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Changing weather patterns demand better water plansChanging weather patterns demand better water plans

Drought, innovation and green programs collide at the PTI Farm in Pontiac, Ill., as water efficiency takes center stage.

Betty Haynes

August 4, 2023

4 Min Read
watering tube system on soil
DRIP TAPE: Drip tape irrigates and fertigates several fields on the PTI Farm. For growers to see how the system works, the drip lines are placed on the soil surface between rows. If a farmer were to install a similar program, the drip line would be buried 14 inches deep, after drainage tile at 32 inches deep.Photos by Betty Haynes

At Precision Planting’s PTI Farm in Pontiac, Ill., 150 agronomic tests are being conducted that challenge the status quo.

“It’s a challenge for farmers to do trials on their farm,” says Jason Webster, PTI Farm manager. “It takes time and money. In farming, those are two things we don’t have near enough of.”

Webster says one of the most interesting findings since the farm opened in 2018 has been with its water management project.

When the PTI Farm was purchased, Webster and his team discovered the farm presented some drainage challenges. One region, coined “the prairie pothole,” was consistently holding water, and irrigation was out of the question since Livingston County lacked groundwater.

In response, the PTI Farm retention pond project was born. Tile was installed and now drains into a 2.5-acre retention pond dug into the prairie pothole. Tile water plus any rainwater collected is redistributed to the field via drip irrigation.

retention pond in field

At the farm, the drip lines lie on top of the soil between each row of corn. If a farmer were to install a similar program, the drip line would be buried 14 inches deep, after drainage tile at 32 inches deep.

“We’re listening to what the crops are needing. We’re giving it to them and studying the response,” Webster says. “And that’s not just with water. It’s also fertigation, or nutrients in that water.”

The PTI team has fed fertilizers, micronutrients and biologicals through the drip line. Their most successful fertigation nutrients have been nitrogen, potassium, sulfur, boron and zinc.

“Most people think that farmers are the reason nitrates are in drinking water,” Webster says. “We’re not getting any nutrients in our reservoir, and they’re not getting into rivers or streams. It’s a really green program.”

The team measures the water supply every 30 days for nitrates, phosphorus and other minerals. They’ve found spoon-feeding plant nutrients as an effective method against nutrient leaching.

Drought year

2023 has proven to be the farm team’s most challenging year yet for keeping water in the retention pond, since summer rains have been sparce.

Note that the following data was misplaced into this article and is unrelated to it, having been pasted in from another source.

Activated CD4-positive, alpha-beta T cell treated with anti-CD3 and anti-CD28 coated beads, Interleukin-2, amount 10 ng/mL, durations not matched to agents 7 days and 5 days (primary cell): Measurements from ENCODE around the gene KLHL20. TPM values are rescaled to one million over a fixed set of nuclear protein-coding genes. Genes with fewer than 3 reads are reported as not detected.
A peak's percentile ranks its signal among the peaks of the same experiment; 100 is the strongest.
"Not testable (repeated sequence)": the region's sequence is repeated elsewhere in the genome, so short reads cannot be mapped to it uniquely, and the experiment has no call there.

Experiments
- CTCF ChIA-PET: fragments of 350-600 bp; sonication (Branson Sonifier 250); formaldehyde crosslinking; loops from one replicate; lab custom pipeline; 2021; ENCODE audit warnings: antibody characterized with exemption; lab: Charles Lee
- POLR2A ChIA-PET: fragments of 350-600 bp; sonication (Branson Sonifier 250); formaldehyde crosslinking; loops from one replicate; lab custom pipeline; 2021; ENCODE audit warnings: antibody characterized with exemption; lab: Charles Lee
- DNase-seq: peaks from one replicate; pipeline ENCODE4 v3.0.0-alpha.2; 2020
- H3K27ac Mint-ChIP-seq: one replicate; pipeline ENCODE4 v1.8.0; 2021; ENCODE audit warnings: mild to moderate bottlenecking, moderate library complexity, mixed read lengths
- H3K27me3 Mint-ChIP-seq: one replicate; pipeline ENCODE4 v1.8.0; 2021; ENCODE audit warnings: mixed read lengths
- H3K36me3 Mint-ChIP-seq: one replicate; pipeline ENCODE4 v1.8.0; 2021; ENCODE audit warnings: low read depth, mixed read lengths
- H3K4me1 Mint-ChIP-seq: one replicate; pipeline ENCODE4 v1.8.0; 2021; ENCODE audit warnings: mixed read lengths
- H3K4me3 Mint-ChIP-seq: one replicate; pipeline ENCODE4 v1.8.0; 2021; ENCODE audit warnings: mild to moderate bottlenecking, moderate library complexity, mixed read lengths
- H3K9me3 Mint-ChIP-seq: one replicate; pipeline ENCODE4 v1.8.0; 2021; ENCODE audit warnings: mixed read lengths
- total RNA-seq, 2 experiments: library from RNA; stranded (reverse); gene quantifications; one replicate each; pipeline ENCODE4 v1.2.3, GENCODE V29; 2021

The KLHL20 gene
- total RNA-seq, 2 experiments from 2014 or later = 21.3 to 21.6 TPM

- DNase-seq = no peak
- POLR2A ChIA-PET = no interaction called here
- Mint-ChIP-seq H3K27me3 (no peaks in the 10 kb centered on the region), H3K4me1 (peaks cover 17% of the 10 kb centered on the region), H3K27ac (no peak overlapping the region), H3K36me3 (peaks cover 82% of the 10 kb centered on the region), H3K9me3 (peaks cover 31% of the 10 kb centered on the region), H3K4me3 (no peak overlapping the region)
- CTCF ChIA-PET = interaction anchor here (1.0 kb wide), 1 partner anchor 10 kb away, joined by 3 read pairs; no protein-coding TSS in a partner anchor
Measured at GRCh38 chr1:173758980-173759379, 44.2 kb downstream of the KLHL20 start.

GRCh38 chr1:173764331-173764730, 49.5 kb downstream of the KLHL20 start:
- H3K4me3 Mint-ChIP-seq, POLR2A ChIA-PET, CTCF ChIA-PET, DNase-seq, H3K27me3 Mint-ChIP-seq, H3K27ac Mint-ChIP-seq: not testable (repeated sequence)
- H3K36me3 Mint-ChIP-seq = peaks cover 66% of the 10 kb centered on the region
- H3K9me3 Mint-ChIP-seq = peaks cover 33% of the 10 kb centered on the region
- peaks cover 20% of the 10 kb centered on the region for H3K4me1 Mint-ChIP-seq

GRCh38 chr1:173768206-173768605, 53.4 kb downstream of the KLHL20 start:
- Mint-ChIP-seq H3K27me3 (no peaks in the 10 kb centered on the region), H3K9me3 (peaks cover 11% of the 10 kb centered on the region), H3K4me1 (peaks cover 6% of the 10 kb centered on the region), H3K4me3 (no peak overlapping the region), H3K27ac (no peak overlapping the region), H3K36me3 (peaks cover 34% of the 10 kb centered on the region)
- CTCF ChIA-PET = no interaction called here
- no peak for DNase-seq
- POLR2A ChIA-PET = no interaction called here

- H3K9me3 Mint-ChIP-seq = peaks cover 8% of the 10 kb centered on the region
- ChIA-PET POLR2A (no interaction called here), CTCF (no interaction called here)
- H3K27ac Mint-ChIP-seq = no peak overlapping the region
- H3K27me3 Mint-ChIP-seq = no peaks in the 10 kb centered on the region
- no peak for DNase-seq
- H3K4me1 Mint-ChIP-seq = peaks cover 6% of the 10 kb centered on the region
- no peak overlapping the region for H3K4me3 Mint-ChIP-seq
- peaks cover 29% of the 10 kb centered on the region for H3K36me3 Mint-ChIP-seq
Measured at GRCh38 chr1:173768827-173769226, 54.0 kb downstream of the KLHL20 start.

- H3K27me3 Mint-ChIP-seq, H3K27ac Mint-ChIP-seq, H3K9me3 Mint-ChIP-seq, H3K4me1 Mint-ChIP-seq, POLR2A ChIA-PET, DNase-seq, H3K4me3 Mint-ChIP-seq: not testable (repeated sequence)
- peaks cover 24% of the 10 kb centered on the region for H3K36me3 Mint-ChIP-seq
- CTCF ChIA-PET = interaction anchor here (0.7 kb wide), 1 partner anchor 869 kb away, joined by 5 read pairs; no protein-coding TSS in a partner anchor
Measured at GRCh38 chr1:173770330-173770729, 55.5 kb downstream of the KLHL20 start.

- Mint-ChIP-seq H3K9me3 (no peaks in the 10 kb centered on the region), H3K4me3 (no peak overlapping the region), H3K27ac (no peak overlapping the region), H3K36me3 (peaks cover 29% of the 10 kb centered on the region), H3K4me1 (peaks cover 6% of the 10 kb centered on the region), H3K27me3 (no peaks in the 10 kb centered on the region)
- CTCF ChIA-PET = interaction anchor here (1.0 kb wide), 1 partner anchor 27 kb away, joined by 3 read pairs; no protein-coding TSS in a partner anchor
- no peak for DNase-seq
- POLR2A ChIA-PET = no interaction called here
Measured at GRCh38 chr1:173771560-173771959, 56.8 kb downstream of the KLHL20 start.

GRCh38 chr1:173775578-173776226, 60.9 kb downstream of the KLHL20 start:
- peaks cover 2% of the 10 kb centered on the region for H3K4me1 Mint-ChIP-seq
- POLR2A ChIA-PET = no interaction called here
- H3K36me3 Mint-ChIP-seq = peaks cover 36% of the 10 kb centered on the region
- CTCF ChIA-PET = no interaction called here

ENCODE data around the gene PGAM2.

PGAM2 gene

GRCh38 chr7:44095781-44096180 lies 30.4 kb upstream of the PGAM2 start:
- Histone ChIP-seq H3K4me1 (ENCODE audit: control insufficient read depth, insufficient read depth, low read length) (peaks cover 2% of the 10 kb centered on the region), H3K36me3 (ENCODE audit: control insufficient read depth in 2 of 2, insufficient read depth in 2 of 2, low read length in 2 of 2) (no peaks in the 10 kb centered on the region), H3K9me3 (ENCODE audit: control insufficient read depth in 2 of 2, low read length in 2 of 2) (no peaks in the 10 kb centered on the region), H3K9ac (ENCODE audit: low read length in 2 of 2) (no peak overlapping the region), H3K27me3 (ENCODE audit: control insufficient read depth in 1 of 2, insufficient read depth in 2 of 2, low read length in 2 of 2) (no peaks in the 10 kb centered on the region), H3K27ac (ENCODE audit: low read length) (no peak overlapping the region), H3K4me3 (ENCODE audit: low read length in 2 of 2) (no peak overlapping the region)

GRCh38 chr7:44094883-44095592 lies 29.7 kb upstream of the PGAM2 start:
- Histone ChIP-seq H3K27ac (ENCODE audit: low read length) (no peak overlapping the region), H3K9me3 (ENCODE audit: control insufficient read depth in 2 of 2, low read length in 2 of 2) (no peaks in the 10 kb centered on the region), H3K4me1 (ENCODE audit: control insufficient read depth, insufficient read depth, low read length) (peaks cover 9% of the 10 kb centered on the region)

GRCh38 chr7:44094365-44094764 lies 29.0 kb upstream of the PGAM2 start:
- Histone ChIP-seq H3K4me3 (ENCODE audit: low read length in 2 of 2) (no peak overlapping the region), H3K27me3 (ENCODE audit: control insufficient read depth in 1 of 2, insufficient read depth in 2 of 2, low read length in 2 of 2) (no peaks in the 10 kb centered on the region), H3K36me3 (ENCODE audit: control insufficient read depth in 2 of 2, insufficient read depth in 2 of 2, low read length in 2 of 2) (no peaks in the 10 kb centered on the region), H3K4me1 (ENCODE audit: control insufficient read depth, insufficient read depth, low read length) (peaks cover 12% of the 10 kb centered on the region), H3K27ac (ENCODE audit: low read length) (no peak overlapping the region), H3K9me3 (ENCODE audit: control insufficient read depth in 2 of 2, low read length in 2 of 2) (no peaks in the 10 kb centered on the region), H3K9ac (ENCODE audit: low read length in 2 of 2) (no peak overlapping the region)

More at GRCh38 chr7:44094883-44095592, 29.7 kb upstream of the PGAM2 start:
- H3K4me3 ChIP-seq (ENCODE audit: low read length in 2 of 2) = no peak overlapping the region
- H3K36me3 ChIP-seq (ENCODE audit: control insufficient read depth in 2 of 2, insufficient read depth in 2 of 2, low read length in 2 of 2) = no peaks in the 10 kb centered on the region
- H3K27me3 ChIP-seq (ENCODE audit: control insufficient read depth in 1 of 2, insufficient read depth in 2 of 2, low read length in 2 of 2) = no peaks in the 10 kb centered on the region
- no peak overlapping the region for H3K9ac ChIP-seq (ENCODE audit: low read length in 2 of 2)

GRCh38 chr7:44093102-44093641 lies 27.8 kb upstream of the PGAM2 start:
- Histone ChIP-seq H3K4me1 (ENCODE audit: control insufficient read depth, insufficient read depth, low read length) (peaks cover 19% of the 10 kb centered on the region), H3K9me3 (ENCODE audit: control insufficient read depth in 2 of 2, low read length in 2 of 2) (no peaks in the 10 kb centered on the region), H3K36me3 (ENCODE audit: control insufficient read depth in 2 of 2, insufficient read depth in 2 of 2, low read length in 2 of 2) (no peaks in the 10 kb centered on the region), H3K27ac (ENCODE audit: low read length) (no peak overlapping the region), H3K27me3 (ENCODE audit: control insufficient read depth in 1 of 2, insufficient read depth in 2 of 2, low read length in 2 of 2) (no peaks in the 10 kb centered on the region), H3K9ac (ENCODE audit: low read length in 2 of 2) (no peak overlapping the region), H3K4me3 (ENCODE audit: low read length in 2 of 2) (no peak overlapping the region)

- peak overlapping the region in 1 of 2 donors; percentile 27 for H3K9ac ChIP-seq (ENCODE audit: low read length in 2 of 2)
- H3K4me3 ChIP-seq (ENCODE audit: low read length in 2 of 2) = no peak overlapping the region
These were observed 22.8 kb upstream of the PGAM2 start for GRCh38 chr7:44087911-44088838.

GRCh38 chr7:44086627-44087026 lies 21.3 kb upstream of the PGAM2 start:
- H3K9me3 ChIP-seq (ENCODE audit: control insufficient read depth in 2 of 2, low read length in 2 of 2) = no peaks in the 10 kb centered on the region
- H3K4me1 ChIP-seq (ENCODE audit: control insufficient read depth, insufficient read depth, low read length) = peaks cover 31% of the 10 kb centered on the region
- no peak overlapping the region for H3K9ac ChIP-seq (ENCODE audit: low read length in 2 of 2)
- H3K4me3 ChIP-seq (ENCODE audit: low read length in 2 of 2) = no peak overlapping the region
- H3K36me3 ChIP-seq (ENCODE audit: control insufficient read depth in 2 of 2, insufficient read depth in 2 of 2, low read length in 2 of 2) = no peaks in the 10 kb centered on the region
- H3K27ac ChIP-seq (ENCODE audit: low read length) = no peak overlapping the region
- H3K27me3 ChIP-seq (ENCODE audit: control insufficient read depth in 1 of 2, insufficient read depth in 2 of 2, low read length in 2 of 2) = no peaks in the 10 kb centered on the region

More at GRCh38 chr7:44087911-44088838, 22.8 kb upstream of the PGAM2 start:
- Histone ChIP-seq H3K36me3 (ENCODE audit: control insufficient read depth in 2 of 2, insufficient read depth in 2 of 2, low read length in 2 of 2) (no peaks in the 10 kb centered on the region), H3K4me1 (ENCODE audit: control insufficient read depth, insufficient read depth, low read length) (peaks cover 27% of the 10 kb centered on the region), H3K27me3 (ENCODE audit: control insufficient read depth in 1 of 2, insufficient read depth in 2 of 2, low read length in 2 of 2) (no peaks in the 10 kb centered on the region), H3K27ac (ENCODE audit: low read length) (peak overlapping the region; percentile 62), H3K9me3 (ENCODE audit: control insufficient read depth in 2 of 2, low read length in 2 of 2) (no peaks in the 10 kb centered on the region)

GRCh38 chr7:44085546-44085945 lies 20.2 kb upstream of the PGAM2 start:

“We have to be as efficient as possible with our irrigation,” Webster says. “Once the pond is dry, I don’t have any more water. I have no way to refill it until it rains.”

In late June, the retention pond got so low that they were down to just four more days of water. Fortunately, the PTI Farm received 4 inches of rain in early July, enough to replenish the supply with tile runoff and rainwater.

“In areas where water is so precious, they may be irrigating today, but what if they could use this as some type of a backup system?” Webster asks. “Or what if they could hold water in reserve to protect against catastrophic crop loss?”

Webster says the retention pond system could also possibly be used with an overhead pivot; however, that would require a sizable amount of water.

“They’re getting 200 or so gallons per minute through their overhead pivot, and I’m pumping 130 or 150,” he says. “If you look at 28,000 gallons and an inch of water on an acre, you’re going to need a lot of water to feed that pivot.”

But does it cash-flow?

The findings regarding cash flow speak for themselves. In 2020, on a field harvested following the project’s initiation, corn yield jumped 83.2 bushels per acre. Webster says this yield increase is undoubtedly from water management and fertigation measures.

In 2019, the project totaled about $4,000 per acre on an 80-acre field, or a $320,000 total investment. Although, Webster admits if the project was done with today’s prices, it would likely be much higher. After calculating cost to income, it will take 10.5 years for the project to cash-flow.

“We want to have growers look at this and ask how they would improve drainage and irrigation,” Webster says. “Because water management is so crucial.”

Webster says he hopes to get some legislators on board to develop government funding options for farmers interested in implementing water management programs on their farms.

“We’ve had legislators in here to show them what we’re doing, and they’re excited about it,” Webster says. “I’m encouraged that there’s work being done where farmers could be eligible for a program like this.”

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About the Author(s)

Betty Haynes

Betty Haynes is the associate editor of Prairie Farmer. She grew up on a Menard County, Ill., farm and graduated from the University of Missouri. Most recently, Betty worked for the Illinois Beef Association, entirely managing and editing its publication.

She and her husband, Dan, raise corn, soybeans and cattle with her family near Petersburg, Ill., and are parents to Clare.

Betty recently won the Emerging Photographer Award from the Ag Communicators Network during the 2022 Ag Media Summit and placed in the Emerging Writer category as well.

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